Cowbirds: Engaging in 'Mob' Behavior?

  • Playlist
  • Download
  • Embed
    <iframe src="http://www.npr.org/player/embed/7819826/7819827" width="100%" height="290" frameborder="0" scrolling="no" title="NPR embedded audio player">
  • Transcript

Cowbirds famously deposit their eggs in the nests of other birds, allowing surrogate parents to raise their young. But why do the other birds put up with it? New research suggests the cowbirds are also intimidating enforcers.

(Soundbite of music from "The Godfather")


Watch out for those cowbirds. They may make you an offer you can't refuse. Scientists writing in this week's online edition of Proceedings of the National Academy of Sciences report what they call Mafia behavior among the species. Cowbirds are notorious for leaving their eggs in the nest of other birds to be raised. And researchers have often wondered why the put upon hosts put up with new mouths to feed. It turns out if the birds don't accept the cowbird's eggs, the cowbirds just might trash their nest.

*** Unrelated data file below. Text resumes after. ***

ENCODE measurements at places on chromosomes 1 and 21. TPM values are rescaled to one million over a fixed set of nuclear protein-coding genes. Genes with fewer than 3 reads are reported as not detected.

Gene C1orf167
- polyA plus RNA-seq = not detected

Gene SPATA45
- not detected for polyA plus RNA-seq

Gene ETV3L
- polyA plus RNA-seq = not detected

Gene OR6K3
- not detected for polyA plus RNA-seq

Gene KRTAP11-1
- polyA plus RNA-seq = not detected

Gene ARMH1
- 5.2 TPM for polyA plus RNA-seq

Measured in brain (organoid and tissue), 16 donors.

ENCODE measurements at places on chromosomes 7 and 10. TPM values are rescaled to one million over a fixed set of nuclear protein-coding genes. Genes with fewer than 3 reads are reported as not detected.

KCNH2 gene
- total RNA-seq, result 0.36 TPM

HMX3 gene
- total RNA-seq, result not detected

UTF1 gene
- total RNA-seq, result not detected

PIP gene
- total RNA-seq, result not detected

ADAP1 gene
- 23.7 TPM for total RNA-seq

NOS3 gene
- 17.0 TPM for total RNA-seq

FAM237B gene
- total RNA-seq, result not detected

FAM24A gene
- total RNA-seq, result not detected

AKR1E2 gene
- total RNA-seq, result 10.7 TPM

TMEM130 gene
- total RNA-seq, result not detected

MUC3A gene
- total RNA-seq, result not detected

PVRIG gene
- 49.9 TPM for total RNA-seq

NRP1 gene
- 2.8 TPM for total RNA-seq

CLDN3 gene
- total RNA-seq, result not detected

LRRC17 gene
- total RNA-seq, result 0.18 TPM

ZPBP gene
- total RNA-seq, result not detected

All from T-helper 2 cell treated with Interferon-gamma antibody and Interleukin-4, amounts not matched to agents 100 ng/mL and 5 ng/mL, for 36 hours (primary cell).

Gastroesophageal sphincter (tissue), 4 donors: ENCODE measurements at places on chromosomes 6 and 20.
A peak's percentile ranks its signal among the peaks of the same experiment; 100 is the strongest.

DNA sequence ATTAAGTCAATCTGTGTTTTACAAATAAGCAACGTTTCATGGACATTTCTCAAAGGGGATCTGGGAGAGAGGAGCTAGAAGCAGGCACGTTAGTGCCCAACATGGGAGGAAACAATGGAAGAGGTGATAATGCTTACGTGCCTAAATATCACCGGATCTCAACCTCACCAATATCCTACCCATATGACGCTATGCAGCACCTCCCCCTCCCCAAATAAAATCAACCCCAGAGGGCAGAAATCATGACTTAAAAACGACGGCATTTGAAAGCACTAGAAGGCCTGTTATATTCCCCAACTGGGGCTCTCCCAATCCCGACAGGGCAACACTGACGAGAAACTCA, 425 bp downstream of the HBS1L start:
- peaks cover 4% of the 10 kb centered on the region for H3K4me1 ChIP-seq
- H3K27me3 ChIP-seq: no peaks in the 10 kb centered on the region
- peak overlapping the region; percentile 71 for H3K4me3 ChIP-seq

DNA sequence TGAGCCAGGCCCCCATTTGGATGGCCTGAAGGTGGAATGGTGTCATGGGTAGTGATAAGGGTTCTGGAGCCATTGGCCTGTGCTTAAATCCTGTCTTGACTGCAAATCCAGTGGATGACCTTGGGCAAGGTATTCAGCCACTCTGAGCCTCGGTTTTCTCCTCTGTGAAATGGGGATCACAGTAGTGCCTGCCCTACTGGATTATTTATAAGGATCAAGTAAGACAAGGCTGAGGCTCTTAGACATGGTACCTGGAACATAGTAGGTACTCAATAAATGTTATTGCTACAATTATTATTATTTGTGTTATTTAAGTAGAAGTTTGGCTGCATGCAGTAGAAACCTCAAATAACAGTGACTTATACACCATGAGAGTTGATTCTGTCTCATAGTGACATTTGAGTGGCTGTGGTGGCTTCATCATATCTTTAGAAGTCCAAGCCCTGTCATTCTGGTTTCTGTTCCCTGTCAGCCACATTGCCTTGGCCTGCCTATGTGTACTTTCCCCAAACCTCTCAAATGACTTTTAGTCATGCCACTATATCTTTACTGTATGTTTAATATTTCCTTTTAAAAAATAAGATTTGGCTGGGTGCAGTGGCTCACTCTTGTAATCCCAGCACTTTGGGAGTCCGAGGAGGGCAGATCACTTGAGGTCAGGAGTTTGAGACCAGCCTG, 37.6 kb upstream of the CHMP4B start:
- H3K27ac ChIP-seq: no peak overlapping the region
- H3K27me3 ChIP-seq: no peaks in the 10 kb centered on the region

For four years Jeffrey Hoover and Scott Robinson of the Florida Museum of Natural History watched cowbirds as they dumped their eggs into warblers' nests in southern Illinois. When the researchers removed the cowbird eggs from the warblers' nests they found that more than half the time the cowbirds came back and tossed those nests like a Caesar salad. Say ya, warbler. You got a mighty nice nest here. Geez, I'd hate to see some guy mess it up. Know what I mean?

Copyright © 2007 NPR. All rights reserved. Visit our website terms of use and permissions pages at www.npr.org for further information.

NPR transcripts are created on a rush deadline by a contractor for NPR, and accuracy and availability may vary. This text may not be in its final form and may be updated or revised in the future. Please be aware that the authoritative record of NPR’s programming is the audio.

Related NPR Stories



Please keep your community civil. All comments must follow the NPR.org Community rules and terms of use, and will be moderated prior to posting. NPR reserves the right to use the comments we receive, in whole or in part, and to use the commenter's name and location, in any medium. See also the Terms of Use, Privacy Policy and Community FAQ.

NPR thanks our sponsors

Become an NPR sponsor

Support comes from